On February 13, 2014, the California Attorney General issued an opinion that continuous videotaping surveillance of truck drivers did not constitute a misdemeanor under Labor Code section 1051 when the video file is inspected by a third party who is an agent of the driver's employer and the videotape surveillance is for the sole benefit of the driver's employer.
Labor Code section 1051 provides, in pertinent part, that any person who requires, as a condition precedent to securing or retaining employment, that an employee or applicant be photographed for the purpose of furnishing the photograph to any other employer or third person, and the photograph can be used to the detriment of the employee, is guilty of a misdemeanor.
In the municipal and commercial transportation industry, there is a common practice of using video cameras to record the actions of a truck or bus driver. Such cameras are usually operated by a third party, the system operator, who is under contract with the driver's employer. The footage is usually recorded in a continuous loop. When there is a "triggering event" such as hard braking, swerving or a collision, the video is saved and made available to the driver's employer. System operators usually hold the video recording confidentially and only make the recording available to the driver's employer.
The Attorney General concluded that the practice described above does not violate Labor Code section 1051. The Attorney General found that the intent of section 1051 was to prohibit the practice of blacklisting certain employees, or only allowing certain individuals into a particular trade. The Attorney General noted a prior 1984 decision which held that section 1051 barred the taking of fingerprints and photographs by an employer for the purpose of furnishing them to a third party where the Los Angeles Olympic Organizing Committee was taking photographs and fingerprints of applicants and delivering them to a law enforcement agency in order to obtain criminal history information. However, the Attorney General views that decision as a "narrow one."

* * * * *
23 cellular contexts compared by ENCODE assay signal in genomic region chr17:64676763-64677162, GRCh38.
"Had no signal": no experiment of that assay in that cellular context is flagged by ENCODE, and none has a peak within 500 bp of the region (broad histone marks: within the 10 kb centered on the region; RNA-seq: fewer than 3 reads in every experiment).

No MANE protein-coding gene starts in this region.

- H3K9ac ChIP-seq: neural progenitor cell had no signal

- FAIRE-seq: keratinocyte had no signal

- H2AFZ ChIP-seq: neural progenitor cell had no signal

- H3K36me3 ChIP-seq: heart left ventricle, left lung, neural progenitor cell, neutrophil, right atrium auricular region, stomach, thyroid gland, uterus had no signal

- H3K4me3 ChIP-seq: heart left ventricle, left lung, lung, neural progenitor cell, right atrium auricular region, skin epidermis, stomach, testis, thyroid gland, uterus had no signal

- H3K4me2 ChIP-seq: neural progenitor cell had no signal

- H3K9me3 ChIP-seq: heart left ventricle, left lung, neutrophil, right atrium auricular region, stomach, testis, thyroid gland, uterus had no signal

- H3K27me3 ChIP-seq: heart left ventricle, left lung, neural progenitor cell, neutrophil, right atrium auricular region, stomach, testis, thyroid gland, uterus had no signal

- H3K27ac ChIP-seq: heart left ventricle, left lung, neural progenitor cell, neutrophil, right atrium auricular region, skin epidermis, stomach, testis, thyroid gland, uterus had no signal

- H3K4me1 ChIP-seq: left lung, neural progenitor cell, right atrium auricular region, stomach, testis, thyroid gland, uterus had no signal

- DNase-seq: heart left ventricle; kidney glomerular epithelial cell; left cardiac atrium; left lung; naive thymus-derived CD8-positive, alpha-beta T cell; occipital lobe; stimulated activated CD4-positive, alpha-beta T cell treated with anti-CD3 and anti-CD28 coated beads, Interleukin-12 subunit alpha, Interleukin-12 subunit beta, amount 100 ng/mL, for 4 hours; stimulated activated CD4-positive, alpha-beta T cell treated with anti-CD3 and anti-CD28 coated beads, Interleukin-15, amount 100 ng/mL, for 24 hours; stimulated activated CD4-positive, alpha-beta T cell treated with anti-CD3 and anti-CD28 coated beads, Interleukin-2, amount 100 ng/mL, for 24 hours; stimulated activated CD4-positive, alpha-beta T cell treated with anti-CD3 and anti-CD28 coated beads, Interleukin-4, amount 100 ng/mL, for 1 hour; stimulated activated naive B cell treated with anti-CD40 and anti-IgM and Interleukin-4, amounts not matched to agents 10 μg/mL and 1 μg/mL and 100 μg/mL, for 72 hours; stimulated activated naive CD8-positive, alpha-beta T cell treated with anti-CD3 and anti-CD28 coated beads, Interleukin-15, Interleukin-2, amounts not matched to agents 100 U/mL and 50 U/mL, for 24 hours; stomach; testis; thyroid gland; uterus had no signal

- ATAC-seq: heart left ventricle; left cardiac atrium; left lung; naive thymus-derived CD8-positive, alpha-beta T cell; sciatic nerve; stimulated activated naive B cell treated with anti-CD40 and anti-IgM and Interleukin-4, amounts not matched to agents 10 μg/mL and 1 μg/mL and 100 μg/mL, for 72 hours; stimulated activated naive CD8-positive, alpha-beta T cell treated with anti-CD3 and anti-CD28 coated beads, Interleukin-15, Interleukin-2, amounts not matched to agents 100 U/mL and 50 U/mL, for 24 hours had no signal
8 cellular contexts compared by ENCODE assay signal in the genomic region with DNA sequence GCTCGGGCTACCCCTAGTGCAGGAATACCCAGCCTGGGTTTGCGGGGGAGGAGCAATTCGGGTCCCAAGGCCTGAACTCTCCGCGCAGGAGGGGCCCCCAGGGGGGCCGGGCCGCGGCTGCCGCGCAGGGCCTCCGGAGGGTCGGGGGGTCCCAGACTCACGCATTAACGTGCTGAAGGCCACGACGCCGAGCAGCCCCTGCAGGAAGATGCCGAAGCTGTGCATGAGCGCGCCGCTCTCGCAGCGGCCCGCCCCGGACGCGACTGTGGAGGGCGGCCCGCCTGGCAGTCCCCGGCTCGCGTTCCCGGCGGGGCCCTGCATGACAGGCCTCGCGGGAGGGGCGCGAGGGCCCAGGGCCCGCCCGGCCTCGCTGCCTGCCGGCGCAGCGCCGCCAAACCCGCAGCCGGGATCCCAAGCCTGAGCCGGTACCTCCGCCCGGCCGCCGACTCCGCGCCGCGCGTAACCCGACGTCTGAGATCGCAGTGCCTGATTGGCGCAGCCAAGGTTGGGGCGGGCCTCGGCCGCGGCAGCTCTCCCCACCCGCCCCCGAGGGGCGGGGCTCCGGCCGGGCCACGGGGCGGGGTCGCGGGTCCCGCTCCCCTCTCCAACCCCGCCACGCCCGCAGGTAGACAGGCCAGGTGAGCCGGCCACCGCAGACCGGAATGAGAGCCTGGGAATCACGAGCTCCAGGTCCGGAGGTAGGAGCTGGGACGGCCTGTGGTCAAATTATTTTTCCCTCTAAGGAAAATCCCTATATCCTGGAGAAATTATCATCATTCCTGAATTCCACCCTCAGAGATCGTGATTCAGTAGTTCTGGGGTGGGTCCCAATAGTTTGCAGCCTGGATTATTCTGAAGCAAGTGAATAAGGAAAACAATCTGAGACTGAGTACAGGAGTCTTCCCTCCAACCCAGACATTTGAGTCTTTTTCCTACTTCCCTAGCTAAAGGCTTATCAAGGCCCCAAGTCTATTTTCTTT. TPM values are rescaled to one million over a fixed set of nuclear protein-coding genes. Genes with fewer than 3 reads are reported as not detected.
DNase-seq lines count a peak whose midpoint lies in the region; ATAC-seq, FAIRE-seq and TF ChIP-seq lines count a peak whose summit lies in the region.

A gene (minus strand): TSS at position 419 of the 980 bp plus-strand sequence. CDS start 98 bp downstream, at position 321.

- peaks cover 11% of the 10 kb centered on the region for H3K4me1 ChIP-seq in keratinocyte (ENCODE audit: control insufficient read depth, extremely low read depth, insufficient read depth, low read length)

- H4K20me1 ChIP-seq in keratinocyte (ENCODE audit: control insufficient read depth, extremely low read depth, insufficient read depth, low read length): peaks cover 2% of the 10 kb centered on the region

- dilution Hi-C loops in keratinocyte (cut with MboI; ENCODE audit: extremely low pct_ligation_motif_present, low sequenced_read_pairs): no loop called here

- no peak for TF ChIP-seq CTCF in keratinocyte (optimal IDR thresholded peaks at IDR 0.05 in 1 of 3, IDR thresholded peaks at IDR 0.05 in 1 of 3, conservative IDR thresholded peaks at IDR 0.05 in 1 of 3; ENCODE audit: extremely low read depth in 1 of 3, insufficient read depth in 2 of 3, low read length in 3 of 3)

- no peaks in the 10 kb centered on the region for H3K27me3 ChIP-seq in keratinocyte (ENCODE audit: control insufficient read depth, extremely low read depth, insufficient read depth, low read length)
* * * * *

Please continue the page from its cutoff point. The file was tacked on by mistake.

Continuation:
The AG Office also stated that section 1051 does not stand as a universal barrier to the use of photographs or fingerprints for ensuring safety in the workplace. It described the statute as "outdated." In any event, the Attorney General concluded that section 1051 was not violated because the videotapes were transferred by an agent of the employer to the employer itself, and thus it was not given to any "other employer or third person" as required by the statute. The Office concluded that section 1051 is not violated when an employer requires on-the-job videotaping of its employees for the employer's own use.
The tension between privacy rights and safety is addressed by this Attorney General opinion, which though not binding upon the courts can be cited as persuasive authority. In a case handled by Steve Berliner and James Oldendorph of our Los Angeles office, the Los Angeles County Superior Court ruled that Metrolink's installation and operation of an audio and video monitoring system in the cabs of Metrolink locomotives did not violate the locomotive engineers' privacy rights, due process rights, and that the actions were not preempted by state law.
Ops.Cal. Atty Gen. No. 12-1101 (February 14, 2014) [2014 WL 587948].